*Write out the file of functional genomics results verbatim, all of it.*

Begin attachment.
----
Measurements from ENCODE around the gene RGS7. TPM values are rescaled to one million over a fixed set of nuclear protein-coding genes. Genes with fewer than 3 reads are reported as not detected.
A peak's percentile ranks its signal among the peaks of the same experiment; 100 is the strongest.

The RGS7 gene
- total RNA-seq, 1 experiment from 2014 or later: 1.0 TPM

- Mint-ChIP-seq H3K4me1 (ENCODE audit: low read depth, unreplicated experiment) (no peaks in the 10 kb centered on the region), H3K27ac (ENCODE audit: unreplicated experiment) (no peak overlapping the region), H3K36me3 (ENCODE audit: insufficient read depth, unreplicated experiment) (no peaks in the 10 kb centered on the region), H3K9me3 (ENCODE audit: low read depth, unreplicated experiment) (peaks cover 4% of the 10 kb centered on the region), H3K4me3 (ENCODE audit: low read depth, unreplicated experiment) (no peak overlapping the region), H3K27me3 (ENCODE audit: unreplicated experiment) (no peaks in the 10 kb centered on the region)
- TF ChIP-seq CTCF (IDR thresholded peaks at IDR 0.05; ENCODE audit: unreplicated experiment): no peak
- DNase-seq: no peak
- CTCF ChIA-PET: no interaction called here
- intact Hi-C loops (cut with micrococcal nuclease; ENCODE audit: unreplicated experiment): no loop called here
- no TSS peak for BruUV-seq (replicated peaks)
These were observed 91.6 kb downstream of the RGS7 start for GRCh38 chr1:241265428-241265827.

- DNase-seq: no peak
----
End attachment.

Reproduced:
Measurements from ENCODE around the gene RGS7. TPM values are rescaled to one million over a fixed set of nuclear protein-coding genes. Genes with fewer than 3 reads are reported as not detected.
A peak's percentile ranks its signal among the peaks of the same experiment; 100 is the strongest.

The RGS7 gene
- total RNA-seq, 1 experiment from 2014 or later: 1.0 TPM

- Mint-ChIP-seq H3K4me1 (ENCODE audit: low read depth, unreplicated experiment) (no peaks in the 10 kb centered on the region), H3K27ac (ENCODE audit: unreplicated experiment) (no peak overlapping the region), H3K36me3 (ENCODE audit: insufficient read depth, unreplicated experiment) (no peaks in the 10 kb centered on the region), H3K9me3 (ENCODE audit: low read depth, unreplicated experiment) (peaks cover 4% of the 10 kb centered on the region), H3K4me3 (ENCODE audit: low read depth, unreplicated experiment) (no peak overlapping the region), H3K27me3 (ENCODE audit: unreplicated experiment) (no peaks in the 10 kb centered on the region)
- TF ChIP-seq CTCF (IDR thresholded peaks at IDR 0.05; ENCODE audit: unreplicated experiment): no peak
- DNase-seq: no peak
- CTCF ChIA-PET: no interaction called here
- intact Hi-C loops (cut with micrococcal nuclease; ENCODE audit: unreplicated experiment): no loop called here
- no TSS peak for BruUV-seq (replicated peaks)
These were observed 91.6 kb downstream of the RGS7 start for GRCh38 chr1:241265428-241265827.

- DNase-seq: no peak